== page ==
At almost $2 million, is this the most expensive dog ever?

A hunting dog, the Tibetan mastiff is thought to have lion’s blood – perhaps that’s why a prominent Chinese developer paid such a high price for one. (Photo credit: Sergey Lavrentev/Shutterstock)

It’s not a lion, though it has a fluffy mane.

It’s not a very hairy bear, though at more than 200 pounds it is certainly a sizable animal.

It’s a Tibetan Mastiff, one of the most coveted and pricey dogs in the world. Thought to be a lucky charm, Tibetan Mastiffs have become a kind of status symbol for Asia’s super-wealthy elite.

Once a prized hunting dog in Central Asia and Tibet, the Tibetan Mastiff was thought to have lion’s blood. Now the breed is known for its loyalty, its guarding abilities, and, of course, that fluffy coat.

People are certainly willing to pay out the big bucks to get their mitts on one of these leonine canines. In fact, a golden-haired Tibetan Mastiff puppy was sold Tuesday at a luxury pet fair in China’s eastern province of Zhejiang for a whopping $2 million USD. A prominent Chinese property developer and aspiring dog breeder from Qingdao was the lucky bidder.

This recent sale tops the previous record holder, fellow Tibetan Mastiff Big Splash, who was purchased in 2011 for the staggering sum of nearly $1.6 million.

“Pure Tibetan Mastiffs are very rare, just like our nationally treasured pandas, so the prices are so high,” explains the overjoyed breeder, Zhang Gengyun.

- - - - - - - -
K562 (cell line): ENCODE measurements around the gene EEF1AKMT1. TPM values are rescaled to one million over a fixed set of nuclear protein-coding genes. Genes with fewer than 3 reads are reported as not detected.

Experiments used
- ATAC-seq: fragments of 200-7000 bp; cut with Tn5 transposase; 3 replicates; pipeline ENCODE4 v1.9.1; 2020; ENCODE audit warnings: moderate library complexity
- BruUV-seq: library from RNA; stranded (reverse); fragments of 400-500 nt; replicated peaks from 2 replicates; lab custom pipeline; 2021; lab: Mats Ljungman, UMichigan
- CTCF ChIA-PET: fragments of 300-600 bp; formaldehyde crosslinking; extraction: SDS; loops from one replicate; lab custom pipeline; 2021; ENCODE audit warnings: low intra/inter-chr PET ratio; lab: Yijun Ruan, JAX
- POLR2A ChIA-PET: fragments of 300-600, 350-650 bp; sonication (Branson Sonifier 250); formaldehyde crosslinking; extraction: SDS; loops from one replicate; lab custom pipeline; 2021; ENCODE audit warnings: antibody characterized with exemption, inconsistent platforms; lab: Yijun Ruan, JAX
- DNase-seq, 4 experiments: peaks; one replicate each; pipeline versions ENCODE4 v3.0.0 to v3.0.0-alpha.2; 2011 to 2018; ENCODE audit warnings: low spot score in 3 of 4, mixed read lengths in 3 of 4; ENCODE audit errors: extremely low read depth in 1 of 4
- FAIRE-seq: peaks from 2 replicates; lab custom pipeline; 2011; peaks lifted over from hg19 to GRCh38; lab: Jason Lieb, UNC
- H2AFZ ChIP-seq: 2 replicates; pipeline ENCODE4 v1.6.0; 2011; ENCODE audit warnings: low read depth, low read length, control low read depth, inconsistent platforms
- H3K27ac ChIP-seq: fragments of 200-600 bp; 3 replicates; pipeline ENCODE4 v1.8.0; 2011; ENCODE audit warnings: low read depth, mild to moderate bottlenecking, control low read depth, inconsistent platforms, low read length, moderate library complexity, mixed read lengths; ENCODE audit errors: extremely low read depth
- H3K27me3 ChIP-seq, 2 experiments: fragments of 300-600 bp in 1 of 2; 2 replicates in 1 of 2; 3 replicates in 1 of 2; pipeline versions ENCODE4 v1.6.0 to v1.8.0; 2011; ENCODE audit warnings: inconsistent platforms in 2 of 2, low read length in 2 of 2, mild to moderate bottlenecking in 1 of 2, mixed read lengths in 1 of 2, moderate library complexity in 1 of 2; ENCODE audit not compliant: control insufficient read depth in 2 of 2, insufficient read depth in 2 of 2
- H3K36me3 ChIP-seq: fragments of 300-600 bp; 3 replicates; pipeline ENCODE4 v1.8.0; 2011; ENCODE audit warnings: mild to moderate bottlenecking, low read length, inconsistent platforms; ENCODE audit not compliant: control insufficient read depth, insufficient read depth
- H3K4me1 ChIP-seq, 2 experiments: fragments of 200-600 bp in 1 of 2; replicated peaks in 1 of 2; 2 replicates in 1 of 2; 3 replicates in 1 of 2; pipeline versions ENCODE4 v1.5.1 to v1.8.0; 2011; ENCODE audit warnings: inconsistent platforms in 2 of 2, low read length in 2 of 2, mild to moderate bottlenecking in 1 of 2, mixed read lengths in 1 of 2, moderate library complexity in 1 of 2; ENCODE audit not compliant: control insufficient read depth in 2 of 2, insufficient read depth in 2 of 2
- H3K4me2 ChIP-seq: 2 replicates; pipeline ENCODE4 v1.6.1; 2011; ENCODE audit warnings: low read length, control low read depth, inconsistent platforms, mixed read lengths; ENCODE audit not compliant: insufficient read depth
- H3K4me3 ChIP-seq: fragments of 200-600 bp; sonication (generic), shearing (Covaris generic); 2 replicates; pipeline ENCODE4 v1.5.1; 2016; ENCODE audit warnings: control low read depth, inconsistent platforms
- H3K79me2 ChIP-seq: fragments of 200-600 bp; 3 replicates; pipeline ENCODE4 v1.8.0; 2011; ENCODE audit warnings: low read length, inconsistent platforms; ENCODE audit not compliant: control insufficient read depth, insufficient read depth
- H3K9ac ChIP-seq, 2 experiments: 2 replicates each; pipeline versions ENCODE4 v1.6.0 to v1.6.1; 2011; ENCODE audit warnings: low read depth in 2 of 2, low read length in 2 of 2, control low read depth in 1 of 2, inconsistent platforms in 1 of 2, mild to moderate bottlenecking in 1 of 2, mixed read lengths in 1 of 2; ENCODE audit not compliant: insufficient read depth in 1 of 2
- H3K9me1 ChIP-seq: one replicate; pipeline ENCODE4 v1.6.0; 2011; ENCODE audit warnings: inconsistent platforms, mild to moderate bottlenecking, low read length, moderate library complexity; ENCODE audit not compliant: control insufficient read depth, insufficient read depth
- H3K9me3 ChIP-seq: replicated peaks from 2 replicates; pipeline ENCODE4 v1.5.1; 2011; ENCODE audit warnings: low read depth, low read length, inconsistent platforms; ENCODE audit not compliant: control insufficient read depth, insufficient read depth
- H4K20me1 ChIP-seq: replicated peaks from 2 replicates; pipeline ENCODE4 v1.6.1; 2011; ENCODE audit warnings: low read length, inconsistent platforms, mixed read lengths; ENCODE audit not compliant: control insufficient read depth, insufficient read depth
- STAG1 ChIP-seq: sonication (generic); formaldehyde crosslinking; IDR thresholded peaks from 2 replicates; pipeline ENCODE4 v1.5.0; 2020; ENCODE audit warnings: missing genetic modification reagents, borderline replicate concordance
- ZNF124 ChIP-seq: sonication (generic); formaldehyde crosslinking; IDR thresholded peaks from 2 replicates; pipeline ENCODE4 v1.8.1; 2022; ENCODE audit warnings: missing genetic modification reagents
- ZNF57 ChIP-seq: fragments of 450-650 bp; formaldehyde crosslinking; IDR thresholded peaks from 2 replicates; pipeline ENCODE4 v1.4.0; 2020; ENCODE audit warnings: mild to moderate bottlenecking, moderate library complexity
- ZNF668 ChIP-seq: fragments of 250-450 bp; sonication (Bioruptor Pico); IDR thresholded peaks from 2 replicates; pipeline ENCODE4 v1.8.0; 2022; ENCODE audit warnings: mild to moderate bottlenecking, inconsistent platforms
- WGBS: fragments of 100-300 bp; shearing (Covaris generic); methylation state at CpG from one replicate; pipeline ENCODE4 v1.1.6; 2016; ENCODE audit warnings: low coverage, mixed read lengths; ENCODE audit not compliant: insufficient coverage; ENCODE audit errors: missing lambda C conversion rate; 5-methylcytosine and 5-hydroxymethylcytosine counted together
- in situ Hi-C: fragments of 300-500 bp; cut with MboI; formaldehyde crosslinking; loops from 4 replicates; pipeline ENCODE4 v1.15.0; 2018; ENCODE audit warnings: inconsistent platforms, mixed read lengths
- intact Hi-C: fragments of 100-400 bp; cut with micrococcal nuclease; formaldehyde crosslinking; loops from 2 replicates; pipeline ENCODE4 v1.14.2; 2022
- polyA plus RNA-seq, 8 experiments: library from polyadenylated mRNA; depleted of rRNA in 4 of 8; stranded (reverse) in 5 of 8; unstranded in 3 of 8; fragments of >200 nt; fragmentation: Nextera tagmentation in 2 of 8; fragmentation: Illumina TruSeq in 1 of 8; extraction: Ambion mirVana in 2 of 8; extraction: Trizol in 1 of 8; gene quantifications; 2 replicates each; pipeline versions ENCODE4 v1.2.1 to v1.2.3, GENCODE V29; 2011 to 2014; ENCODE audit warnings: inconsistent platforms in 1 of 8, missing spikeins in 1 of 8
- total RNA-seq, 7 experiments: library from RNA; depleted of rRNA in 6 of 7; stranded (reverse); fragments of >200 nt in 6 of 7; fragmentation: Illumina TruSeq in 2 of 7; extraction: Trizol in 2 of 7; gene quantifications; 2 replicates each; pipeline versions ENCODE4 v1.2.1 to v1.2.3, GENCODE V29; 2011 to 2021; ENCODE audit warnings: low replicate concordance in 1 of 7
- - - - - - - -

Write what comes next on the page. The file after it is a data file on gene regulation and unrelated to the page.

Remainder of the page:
But President of the American Tibetan Mastiff Association, Martha Feltenstein, tells the Washington Post the breed isn’t as rare as Gengyun lets on.

“It’s quite puzzling why they are fetching such a high price in China,” Feltenstein says, explaining that while she loves the breed, Tibetan Mastiffs are quite common in Asia and do not have a long life span because of their size.

Other experts have their own theories.

“A lot of the sky-high priced deals are just breeders hyping each other up, and no money actually changes hands,” industry insider Xu tells the Huffington Post, explaining the phenomena.

Whatever the reason, the Tibetan Mastiff craze doesn’t seem to be going anywhere soon — at least if China’s more than 800,000 millionaires have anything to say about it.

Sources: Huffington Post, Washington Post